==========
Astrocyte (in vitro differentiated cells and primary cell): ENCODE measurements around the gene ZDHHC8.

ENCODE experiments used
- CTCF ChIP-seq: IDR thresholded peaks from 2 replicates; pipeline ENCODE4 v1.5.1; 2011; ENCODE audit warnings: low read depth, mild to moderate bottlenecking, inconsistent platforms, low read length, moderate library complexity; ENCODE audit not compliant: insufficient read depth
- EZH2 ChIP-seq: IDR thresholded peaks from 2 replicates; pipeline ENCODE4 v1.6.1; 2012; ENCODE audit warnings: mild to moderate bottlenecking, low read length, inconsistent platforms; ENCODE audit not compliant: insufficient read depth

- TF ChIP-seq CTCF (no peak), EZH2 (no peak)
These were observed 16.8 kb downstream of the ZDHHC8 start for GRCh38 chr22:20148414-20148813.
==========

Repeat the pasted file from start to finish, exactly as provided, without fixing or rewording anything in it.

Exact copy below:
Astrocyte (in vitro differentiated cells and primary cell): ENCODE measurements around the gene ZDHHC8.

ENCODE experiments used
- CTCF ChIP-seq: IDR thresholded peaks from 2 replicates; pipeline ENCODE4 v1.5.1; 2011; ENCODE audit warnings: low read depth, mild to moderate bottlenecking, inconsistent platforms, low read length, moderate library complexity; ENCODE audit not compliant: insufficient read depth
- EZH2 ChIP-seq: IDR thresholded peaks from 2 replicates; pipeline ENCODE4 v1.6.1; 2012; ENCODE audit warnings: mild to moderate bottlenecking, low read length, inconsistent platforms; ENCODE audit not compliant: insufficient read depth

- TF ChIP-seq CTCF (no peak), EZH2 (no peak)
These were observed 16.8 kb downstream of the ZDHHC8 start for GRCh38 chr22:20148414-20148813.